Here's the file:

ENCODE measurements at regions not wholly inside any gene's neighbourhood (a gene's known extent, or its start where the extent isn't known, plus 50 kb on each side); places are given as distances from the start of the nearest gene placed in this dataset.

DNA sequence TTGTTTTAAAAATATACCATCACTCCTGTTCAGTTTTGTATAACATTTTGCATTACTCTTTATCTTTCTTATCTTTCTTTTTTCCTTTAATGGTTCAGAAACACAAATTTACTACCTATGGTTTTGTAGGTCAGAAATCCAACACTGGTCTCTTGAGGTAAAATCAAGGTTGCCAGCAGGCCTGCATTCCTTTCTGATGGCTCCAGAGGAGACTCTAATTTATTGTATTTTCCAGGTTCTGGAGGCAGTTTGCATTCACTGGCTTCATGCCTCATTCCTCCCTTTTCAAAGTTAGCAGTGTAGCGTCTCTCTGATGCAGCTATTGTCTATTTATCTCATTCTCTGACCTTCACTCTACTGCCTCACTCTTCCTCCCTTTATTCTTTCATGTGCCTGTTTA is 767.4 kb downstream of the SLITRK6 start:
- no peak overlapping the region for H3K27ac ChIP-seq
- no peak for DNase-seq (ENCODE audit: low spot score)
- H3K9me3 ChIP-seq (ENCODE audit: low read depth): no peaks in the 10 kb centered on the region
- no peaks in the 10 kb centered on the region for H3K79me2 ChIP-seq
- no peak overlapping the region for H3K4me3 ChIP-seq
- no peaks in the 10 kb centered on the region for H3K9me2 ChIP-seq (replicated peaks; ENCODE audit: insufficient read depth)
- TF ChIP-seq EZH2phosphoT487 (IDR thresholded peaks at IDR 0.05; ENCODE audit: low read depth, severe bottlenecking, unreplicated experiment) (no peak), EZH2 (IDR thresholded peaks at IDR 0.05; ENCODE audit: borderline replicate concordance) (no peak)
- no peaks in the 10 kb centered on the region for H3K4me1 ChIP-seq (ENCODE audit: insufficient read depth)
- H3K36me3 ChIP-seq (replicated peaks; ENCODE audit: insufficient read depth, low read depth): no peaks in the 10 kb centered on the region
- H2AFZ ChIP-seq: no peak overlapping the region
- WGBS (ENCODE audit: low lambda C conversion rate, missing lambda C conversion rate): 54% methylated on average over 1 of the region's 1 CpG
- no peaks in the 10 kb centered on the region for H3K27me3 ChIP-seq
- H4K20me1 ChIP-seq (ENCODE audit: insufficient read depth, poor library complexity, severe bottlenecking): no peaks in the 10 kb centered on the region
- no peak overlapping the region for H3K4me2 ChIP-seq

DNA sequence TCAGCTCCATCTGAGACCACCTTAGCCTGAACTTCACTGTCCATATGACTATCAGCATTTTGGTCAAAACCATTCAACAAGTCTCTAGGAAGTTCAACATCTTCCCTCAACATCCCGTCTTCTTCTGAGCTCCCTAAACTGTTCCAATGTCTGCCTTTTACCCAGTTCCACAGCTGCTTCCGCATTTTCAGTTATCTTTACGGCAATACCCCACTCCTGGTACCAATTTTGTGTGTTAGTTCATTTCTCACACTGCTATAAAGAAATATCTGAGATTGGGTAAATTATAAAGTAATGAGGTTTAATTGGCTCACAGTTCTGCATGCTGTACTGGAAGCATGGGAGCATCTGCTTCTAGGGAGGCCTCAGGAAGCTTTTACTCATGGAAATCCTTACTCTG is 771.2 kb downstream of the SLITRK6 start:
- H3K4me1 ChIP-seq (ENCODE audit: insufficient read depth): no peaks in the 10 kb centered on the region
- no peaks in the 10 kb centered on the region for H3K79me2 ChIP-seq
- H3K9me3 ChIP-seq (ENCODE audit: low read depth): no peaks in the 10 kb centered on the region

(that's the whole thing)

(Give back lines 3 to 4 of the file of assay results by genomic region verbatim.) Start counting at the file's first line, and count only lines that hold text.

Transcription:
- no peak overlapping the region for H3K27ac ChIP-seq
- no peak for DNase-seq (ENCODE audit: low spot score)